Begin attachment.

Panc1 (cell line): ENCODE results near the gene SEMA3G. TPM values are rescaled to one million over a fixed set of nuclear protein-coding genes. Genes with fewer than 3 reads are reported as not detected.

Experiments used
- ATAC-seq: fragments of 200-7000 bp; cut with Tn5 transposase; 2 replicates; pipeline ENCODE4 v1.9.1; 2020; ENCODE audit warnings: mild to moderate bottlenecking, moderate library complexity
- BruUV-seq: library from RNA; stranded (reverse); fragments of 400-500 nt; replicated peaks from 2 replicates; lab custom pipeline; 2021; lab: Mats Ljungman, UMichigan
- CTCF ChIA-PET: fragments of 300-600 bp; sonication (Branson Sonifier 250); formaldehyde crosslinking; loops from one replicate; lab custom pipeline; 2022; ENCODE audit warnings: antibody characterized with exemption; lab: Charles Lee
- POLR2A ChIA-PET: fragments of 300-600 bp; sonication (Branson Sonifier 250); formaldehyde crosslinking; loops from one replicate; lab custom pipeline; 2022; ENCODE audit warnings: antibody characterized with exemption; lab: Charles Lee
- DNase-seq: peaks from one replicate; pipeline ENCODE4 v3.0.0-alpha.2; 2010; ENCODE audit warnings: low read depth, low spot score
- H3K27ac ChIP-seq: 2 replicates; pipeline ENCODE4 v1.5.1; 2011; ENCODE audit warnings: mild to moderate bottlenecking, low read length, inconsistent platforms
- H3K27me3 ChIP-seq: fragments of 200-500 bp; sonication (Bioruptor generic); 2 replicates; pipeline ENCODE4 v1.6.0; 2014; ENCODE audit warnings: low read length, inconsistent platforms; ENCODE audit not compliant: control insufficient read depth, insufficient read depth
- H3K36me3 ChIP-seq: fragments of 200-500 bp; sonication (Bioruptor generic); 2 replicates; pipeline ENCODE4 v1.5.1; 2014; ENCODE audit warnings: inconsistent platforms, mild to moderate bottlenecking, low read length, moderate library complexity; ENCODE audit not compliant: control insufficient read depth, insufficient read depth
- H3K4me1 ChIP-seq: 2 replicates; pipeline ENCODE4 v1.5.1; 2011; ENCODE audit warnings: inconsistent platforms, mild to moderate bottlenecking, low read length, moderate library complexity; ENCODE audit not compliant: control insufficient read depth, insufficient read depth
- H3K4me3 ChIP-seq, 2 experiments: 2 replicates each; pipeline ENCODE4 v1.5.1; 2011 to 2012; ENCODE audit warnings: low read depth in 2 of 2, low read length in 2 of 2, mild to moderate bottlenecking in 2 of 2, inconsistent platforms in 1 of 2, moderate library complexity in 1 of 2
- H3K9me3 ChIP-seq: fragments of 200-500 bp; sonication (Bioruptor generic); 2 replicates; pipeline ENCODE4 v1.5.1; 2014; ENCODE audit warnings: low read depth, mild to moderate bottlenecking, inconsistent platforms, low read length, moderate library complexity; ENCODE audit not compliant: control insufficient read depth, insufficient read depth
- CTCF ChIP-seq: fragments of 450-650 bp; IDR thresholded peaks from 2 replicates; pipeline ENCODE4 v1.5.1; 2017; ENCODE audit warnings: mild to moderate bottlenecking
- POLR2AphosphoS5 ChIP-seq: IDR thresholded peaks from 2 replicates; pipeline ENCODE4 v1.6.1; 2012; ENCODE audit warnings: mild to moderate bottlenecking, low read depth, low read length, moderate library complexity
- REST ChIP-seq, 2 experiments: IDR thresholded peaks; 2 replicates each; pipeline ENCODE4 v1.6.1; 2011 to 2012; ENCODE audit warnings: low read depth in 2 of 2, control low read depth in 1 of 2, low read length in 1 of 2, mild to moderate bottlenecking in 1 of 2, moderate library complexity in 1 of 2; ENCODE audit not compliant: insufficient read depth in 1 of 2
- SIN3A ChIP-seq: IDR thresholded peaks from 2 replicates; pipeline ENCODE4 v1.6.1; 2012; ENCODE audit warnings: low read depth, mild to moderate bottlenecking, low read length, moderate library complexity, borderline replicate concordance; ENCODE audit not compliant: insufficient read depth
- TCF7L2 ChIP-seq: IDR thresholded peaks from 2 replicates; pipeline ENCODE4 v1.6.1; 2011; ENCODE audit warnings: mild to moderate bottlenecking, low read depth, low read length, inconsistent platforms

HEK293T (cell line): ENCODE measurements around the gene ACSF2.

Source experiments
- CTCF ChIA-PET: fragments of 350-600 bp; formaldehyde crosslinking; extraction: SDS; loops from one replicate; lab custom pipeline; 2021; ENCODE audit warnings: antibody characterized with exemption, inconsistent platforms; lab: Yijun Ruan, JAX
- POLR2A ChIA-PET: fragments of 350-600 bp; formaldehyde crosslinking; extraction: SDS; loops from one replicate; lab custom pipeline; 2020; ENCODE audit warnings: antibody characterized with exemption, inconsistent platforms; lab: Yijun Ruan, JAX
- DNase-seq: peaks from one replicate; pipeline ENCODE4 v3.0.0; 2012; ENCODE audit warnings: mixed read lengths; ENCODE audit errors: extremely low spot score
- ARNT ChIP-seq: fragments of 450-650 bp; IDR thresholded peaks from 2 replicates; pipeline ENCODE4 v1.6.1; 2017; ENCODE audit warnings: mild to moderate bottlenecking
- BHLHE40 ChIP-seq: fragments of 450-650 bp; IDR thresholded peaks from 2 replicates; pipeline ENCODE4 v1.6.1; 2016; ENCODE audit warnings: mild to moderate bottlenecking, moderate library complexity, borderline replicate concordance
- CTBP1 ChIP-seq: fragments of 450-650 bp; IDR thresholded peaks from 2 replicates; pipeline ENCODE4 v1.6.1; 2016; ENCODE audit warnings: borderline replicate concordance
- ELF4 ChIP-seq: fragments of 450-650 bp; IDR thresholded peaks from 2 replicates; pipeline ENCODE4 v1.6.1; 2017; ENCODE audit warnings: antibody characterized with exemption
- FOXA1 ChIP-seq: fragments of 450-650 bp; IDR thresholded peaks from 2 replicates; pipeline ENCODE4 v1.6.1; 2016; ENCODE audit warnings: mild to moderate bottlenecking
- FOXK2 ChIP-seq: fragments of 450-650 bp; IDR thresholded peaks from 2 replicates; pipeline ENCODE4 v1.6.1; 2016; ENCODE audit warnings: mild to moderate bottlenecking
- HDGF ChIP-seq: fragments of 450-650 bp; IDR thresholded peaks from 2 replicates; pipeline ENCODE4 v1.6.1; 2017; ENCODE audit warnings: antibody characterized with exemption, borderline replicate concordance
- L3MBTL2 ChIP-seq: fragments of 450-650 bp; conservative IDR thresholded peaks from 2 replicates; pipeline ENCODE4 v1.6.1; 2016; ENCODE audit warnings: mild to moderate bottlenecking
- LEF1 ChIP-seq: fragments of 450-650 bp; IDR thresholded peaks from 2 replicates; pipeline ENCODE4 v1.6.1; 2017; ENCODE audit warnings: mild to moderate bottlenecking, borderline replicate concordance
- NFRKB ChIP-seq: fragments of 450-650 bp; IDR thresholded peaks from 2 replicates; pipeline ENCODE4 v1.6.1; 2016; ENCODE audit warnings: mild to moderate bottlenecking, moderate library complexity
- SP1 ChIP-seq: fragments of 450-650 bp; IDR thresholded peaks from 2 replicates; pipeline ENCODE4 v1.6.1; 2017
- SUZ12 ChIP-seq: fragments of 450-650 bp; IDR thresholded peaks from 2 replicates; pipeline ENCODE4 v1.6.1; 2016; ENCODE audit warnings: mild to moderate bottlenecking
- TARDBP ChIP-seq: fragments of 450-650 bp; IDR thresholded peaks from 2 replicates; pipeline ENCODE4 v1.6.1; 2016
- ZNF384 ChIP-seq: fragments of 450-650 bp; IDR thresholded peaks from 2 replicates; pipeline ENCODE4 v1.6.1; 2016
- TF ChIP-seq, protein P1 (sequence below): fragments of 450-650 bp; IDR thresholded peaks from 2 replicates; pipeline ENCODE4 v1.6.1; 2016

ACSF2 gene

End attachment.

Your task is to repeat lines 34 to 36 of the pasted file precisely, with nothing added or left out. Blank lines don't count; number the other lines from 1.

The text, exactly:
- SP1 ChIP-seq: fragments of 450-650 bp; IDR thresholded peaks from 2 replicates; pipeline ENCODE4 v1.6.1; 2017
- SUZ12 ChIP-seq: fragments of 450-650 bp; IDR thresholded peaks from 2 replicates; pipeline ENCODE4 v1.6.1; 2016; ENCODE audit warnings: mild to moderate bottlenecking
- TARDBP ChIP-seq: fragments of 450-650 bp; IDR thresholded peaks from 2 replicates; pipeline ENCODE4 v1.6.1; 2016